By Emil Verhulst
An image or recording that has been convincingly altered and manipulated to misrepresent someone as doing or saying something that was not actually done or said (Merriam-Webster).
The term “deepfake” was first coined in late 2017 by a Reddit user who “shared pornographic videos that used open source face-swapping technology.” Since then, the term has expanded to include a harmful alteration or manipulation of digital media – from audio to landscapes. For example, researchers applied AI techniques to modify aerial imagery, which could potentially lead governments astray or spread false information:
“Adversaries may use fake or manipulated information to impact our understanding of the world,” says a spokesperson for the National Geospatial-Intelligence Agency, part of the Pentagon that oversees the collection, analysis, and distribution of geospatial information.”
Audio can also be deepfaked. In 2019, a mysterious case emerged involving a UK-based energy company and its Germany-based parent company. The CEO of the UK energy company received a call from his boss, or at least who he thought was his boss. This “boss” told him to send around 200,000 dollars to a supplier in Hungary:
“The €220,000 was moved to Mexico and channeled to other accounts, and the energy firm—which was not identified—reported the incident to its insurance company, Euler Hermes Group SA. An official with Euler Hermes said the thieves used artificial intelligence to create a deepfake of the German executive’s voice.”
This incident, among others, indicates a rise in crime associated with deep fakes. Deep fakes can alter our perception of reality. In particular, it can prove dangerous in precarious social and political climates, in which false information can incite violence or hate speech online.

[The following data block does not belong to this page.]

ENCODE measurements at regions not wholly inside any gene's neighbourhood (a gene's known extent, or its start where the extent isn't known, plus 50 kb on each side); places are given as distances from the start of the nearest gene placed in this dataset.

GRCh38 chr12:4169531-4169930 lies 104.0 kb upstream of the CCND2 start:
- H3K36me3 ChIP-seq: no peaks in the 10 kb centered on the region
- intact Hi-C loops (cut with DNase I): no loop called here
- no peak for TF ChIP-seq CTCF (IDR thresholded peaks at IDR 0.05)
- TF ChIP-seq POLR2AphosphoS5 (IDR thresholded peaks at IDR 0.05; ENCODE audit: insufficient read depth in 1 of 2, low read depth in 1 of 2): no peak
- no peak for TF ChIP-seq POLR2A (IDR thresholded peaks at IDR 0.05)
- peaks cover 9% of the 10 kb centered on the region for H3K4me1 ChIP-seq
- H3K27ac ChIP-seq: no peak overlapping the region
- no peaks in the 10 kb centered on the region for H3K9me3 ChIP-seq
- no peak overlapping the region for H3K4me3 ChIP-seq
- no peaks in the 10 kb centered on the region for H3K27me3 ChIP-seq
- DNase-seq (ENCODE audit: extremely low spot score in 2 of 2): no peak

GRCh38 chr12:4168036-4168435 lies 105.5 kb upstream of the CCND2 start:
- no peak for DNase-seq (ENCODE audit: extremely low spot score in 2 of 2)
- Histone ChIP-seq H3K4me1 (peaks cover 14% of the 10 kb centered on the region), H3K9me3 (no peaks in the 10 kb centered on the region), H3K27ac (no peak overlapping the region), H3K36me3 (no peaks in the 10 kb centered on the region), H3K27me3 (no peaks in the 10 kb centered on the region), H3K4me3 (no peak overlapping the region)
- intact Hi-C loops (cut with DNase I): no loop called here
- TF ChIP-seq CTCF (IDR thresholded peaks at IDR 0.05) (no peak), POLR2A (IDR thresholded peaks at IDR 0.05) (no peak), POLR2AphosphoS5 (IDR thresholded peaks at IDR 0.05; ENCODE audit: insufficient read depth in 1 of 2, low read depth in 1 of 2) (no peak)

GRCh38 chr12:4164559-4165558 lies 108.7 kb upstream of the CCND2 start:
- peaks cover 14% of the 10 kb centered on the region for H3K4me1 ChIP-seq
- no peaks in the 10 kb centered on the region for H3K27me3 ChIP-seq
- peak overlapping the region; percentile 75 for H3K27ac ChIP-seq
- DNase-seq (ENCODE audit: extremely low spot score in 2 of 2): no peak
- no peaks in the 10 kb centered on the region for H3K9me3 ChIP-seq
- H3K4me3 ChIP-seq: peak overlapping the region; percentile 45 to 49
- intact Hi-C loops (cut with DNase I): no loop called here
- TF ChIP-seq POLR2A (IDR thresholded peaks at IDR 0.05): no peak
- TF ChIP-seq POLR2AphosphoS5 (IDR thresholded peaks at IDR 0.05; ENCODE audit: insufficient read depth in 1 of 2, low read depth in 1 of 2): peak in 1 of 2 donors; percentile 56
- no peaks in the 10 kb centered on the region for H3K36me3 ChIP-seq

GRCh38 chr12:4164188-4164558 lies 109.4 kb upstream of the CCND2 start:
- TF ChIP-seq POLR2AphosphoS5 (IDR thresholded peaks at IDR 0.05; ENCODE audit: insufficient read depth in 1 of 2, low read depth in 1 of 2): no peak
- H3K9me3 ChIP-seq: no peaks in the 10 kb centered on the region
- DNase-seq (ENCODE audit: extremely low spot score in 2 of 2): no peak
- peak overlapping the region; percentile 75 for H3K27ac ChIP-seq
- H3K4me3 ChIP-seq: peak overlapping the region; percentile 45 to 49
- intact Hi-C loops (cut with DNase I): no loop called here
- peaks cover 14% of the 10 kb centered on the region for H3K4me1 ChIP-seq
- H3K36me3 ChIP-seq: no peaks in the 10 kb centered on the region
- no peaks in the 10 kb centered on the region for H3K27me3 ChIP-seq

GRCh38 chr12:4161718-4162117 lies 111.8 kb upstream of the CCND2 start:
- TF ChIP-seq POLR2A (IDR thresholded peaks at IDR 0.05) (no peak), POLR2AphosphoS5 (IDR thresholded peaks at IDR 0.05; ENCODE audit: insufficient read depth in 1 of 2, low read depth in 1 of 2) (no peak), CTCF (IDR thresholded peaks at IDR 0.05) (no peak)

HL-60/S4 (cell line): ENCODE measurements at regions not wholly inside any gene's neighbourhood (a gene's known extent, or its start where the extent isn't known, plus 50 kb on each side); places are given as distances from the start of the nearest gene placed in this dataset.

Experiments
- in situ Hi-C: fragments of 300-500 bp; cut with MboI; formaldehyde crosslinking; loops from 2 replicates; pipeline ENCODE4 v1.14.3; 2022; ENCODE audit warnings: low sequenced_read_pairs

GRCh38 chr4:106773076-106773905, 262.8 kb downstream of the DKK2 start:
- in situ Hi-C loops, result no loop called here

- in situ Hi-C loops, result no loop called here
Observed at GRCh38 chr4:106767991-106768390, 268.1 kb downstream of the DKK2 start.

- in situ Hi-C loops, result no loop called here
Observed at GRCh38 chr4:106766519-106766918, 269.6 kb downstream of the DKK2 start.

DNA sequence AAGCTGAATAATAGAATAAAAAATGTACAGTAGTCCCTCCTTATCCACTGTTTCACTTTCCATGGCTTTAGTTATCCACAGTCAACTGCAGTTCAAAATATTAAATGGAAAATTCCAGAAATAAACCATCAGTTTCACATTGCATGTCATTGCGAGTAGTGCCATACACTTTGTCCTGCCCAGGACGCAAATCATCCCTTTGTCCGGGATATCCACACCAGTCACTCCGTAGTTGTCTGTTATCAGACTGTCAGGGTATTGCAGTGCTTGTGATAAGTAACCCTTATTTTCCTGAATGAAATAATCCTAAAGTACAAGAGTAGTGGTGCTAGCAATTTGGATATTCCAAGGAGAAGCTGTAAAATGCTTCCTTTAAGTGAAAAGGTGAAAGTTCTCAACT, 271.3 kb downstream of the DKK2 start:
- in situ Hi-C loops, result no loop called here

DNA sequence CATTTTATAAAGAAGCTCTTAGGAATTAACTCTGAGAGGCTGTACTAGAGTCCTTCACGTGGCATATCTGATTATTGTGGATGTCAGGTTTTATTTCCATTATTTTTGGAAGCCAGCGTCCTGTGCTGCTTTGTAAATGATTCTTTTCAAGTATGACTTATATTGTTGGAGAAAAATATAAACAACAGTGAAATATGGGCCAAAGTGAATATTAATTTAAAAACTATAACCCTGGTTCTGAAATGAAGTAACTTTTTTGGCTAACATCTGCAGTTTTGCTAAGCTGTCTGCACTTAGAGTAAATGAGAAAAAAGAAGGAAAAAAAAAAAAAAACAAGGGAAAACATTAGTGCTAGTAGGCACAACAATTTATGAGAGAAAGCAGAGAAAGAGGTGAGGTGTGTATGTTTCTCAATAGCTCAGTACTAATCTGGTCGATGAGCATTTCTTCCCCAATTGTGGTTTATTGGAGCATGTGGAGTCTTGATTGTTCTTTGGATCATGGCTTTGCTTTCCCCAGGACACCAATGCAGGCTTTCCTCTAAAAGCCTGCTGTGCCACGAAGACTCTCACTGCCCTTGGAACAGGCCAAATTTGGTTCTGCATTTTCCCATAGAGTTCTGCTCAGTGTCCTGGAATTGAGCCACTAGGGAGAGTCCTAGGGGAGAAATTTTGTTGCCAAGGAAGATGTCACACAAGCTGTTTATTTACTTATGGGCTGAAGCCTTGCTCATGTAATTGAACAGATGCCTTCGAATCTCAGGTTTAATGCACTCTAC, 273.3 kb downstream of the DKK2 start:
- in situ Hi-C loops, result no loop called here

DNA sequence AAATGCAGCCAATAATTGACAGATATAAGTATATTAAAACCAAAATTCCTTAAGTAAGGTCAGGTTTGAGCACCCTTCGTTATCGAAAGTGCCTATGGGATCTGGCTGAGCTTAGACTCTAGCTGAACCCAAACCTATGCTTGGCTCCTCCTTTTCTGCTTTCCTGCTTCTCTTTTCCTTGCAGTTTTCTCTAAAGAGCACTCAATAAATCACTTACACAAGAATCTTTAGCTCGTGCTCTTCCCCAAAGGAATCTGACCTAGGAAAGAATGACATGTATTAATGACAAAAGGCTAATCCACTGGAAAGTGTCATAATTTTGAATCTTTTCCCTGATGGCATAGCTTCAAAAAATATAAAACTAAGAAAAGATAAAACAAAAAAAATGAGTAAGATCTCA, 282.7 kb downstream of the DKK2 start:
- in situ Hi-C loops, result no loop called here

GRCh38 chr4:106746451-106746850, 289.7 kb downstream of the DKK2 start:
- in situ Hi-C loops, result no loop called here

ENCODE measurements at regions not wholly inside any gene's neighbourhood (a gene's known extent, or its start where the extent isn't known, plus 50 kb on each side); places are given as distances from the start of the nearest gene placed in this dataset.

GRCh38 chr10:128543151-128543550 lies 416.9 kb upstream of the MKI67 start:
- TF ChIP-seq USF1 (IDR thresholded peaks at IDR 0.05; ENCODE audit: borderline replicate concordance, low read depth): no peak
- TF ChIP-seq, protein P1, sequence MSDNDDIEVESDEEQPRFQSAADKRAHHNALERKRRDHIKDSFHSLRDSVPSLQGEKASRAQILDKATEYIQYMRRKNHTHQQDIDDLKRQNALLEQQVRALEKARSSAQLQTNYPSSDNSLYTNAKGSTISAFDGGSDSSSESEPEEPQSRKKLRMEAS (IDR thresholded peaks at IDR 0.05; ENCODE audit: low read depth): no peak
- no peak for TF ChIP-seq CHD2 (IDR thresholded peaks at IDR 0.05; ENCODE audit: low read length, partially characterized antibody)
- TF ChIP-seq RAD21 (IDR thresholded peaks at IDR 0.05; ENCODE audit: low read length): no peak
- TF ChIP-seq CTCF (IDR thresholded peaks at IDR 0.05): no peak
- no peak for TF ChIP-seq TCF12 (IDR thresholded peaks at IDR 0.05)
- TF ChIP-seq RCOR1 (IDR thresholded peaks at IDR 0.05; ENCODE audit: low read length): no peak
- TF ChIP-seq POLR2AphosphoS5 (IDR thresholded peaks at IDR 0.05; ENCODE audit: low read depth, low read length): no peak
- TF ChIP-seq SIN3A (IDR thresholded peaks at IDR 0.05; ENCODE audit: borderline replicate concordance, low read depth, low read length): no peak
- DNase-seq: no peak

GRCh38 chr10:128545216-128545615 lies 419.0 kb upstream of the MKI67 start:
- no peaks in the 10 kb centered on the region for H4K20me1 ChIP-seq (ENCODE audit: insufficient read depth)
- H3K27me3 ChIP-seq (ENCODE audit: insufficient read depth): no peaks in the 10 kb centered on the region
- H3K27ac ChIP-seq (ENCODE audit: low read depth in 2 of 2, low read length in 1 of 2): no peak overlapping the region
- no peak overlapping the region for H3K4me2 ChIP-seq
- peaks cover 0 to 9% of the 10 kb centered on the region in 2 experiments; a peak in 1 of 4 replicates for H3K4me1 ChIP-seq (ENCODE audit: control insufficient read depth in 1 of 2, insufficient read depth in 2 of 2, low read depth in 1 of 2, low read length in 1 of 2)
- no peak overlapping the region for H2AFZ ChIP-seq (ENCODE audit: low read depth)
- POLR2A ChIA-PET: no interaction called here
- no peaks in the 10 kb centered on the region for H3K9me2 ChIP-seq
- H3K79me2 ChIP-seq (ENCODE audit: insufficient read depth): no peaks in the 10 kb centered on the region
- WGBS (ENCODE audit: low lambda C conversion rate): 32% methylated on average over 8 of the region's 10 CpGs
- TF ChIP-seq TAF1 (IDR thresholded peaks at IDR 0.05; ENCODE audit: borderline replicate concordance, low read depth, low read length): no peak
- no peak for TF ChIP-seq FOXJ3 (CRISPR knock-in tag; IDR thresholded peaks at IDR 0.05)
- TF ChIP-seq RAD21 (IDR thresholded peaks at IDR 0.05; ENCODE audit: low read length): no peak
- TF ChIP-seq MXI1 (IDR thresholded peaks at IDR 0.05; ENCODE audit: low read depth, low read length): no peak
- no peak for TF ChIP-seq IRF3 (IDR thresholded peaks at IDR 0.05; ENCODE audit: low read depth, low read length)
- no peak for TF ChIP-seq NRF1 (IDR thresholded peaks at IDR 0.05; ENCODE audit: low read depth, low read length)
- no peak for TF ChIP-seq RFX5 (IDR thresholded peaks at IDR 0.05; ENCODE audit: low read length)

So what is the science behind deep fakes?
Deep fakes are usually created using Generative Adversarial Networks, or GANs. This process is a subfield of AI known as Machine Learning (ML). Machine learning is the use of computer systems that can learn without following instructions, and instead learn using statistics and algorithms to dissect patterns in data. To create a deep fake, two ML algorithms called “neural networks” work in conjunction – one creates fake data (videos, images, audio, etc) that replicates the original data (usually a video or audio from another person), while the other identifies the counterfeit data, competing with the other neural network. The networks compete for iterations of the final product, until there is no difference between the real and fake data.
Deep fakes will only continue to become more prevalent in the coming years. As they pose a threat to journalism, online speech, and internet safety, we must remain vigilant about our intake of new information online.